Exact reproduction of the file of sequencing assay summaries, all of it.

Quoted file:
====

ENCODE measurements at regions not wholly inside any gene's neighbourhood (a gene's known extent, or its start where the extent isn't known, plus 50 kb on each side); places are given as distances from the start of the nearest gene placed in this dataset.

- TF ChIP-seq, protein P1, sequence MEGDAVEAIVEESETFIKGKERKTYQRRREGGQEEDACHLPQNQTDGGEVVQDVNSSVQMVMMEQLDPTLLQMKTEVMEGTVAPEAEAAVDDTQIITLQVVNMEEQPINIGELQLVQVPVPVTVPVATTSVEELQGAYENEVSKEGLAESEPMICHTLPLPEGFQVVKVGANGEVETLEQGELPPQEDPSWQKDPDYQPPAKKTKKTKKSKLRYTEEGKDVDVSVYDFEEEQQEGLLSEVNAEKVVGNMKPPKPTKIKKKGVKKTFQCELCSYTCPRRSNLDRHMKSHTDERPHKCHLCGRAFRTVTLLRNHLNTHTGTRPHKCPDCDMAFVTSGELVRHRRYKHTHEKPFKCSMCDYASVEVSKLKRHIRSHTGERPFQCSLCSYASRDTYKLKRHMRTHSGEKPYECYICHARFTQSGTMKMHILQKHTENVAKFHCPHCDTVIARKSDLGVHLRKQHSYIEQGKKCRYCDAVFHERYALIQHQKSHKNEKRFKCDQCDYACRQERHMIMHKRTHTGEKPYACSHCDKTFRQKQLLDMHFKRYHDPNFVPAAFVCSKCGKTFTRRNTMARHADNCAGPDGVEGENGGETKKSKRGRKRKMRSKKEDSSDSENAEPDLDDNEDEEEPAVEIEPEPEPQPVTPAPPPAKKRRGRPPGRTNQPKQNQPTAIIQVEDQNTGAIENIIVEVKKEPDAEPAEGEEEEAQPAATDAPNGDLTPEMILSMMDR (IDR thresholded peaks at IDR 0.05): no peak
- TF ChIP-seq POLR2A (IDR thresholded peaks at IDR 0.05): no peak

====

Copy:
ENCODE measurements at regions not wholly inside any gene's neighbourhood (a gene's known extent, or its start where the extent isn't known, plus 50 kb on each side); places are given as distances from the start of the nearest gene placed in this dataset.

- TF ChIP-seq, protein P1, sequence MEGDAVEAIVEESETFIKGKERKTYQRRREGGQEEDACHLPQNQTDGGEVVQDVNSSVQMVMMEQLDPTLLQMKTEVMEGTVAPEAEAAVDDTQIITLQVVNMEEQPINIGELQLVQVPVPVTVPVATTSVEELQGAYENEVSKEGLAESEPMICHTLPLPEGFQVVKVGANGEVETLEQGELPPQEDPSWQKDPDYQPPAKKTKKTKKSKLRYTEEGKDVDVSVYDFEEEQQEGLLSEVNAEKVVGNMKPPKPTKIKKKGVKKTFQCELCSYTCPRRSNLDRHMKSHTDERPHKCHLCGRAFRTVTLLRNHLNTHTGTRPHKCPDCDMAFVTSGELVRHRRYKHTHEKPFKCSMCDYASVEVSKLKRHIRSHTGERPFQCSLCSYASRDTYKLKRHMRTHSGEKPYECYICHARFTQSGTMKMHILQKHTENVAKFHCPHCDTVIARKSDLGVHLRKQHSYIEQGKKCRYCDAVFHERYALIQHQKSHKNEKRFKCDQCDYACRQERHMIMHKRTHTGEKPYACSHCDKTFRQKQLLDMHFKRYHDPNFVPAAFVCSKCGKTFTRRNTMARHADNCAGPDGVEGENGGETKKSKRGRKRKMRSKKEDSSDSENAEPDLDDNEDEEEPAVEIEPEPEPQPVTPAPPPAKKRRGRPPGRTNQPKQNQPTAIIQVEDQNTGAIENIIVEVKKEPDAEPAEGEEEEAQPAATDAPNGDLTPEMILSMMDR (IDR thresholded peaks at IDR 0.05): no peak
- TF ChIP-seq POLR2A (IDR thresholded peaks at IDR 0.05): no peak